I used to have my shit together, used to know exactly where I wanted to be in life. Now, with the two most important people in my life missing or… or… dead, I don’t know anything about life. I’m not some badass who can show no emotion. No, I have a lot of emotions bubbling up inside me. About to overflow. I couldn’t be more lost. More terrified.
“Reiley,” Kay shouts, shaking my shoulder.
“What?” I gasp, clawing my way out of the dark thoughts.
“You are going to get through this. We are going to.” Her gaze pins me to my seat. I can only nod, but I don’t believe her. Not one bit. “He needs us to stop at the castle. We have to go through northern Colorado. It won’t be too far out of our way, but it could be extremely dangerous.”
“Why? Why would we go back there?” I demand, trying to ignore my insides churning at the thought of visiting our old “home.”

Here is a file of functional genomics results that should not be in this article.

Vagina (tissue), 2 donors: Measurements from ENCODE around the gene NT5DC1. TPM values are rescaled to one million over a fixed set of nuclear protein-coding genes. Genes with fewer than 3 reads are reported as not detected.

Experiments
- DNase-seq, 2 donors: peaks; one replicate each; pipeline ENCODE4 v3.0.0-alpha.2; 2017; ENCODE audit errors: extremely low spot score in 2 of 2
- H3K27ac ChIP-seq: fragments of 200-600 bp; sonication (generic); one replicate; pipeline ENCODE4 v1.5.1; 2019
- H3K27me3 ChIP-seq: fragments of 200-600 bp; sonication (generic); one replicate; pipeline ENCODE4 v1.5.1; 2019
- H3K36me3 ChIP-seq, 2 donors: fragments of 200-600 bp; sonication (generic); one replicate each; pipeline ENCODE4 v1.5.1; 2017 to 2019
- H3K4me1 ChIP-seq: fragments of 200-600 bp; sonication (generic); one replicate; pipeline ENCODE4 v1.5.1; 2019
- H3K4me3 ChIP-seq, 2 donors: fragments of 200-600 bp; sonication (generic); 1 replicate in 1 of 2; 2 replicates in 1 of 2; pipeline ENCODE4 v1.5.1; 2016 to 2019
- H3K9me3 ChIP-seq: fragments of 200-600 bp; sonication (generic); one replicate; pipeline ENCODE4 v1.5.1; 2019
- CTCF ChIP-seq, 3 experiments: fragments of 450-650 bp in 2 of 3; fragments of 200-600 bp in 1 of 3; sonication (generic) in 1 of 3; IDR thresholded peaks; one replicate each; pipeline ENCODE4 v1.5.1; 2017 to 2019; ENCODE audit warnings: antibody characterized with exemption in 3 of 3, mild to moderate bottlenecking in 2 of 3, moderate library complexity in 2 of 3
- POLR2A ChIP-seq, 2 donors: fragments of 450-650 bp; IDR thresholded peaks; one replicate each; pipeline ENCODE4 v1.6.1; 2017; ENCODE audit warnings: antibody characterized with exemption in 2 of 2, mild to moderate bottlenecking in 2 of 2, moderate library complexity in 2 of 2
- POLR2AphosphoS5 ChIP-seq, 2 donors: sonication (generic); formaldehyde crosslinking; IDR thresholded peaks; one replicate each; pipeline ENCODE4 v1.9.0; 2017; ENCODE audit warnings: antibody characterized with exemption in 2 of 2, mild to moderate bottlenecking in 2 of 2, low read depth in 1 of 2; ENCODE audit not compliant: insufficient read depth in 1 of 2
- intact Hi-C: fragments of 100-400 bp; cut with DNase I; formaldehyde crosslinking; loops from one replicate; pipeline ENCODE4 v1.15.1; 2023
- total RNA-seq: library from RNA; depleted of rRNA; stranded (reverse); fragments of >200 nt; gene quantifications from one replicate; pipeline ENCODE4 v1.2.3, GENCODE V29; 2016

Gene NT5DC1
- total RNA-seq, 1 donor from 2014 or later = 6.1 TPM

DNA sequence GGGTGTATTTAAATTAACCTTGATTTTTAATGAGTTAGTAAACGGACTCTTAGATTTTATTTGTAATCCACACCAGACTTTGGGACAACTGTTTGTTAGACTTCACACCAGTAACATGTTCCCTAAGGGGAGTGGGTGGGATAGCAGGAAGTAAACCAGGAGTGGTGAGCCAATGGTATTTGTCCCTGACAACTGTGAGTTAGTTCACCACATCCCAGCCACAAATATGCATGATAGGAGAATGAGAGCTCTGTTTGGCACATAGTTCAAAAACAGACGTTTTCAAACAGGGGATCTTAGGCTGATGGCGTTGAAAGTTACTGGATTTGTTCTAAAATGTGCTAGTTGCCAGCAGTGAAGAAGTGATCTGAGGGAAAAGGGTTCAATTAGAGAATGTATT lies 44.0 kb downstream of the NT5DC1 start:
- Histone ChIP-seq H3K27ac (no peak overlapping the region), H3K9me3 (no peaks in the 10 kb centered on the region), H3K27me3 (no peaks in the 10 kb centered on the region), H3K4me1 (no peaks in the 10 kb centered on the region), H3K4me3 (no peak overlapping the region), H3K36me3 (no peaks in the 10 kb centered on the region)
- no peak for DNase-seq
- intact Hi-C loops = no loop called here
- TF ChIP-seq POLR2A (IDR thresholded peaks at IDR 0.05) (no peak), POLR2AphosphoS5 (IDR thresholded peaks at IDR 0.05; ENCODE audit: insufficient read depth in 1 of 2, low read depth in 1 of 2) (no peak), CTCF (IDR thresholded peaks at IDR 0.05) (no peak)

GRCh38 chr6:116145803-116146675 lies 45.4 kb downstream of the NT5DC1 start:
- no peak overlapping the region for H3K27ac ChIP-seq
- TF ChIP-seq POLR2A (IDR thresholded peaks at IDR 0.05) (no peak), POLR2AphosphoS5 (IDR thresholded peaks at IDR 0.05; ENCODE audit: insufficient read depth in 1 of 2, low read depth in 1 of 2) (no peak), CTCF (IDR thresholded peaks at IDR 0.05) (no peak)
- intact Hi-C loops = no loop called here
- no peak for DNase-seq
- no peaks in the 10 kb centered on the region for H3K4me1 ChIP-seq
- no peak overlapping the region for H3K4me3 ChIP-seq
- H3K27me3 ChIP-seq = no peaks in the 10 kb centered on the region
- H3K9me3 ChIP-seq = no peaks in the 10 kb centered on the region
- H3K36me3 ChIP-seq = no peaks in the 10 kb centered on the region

“He’s certain he saw the things he needs in the lab. Chemicals are rather difficult to come by anywhere without breaking and entering, which we need to avoid at all costs. I’m not really the chemistry person either, but his plan seems sound. I wouldn’t risk us going to the castle otherwise.”
I shake my head back and forth, I don’t know what else to do.
The castle. My personal hell. The only reason I would ever go back there would be to get something of Cadmar’s to hold onto, something to always remind me of him. But even for that… that’s stretching. We may as well hand ourselves over to the Elites.
“They’ll be watching the castle. Even if they have what they want, who they want, they’ll still be watching.”
“That’s true.” She nods. “I just want to get her back. I’ll do anything to get her back.” The desperation, mixed with conviction, has me convinced.
I should be excited that I’m not the one doing the convincing this time, but the lump of dread in my stomach snuffs out all excitement. How odd to be terrified of danger when I used to live for any chance of it. Only a couple weeks ago, I would’ve died for a chance like this, to prove myself worthy. Now the thought of any mission has what little I’ve eaten turning to lead in my stomach.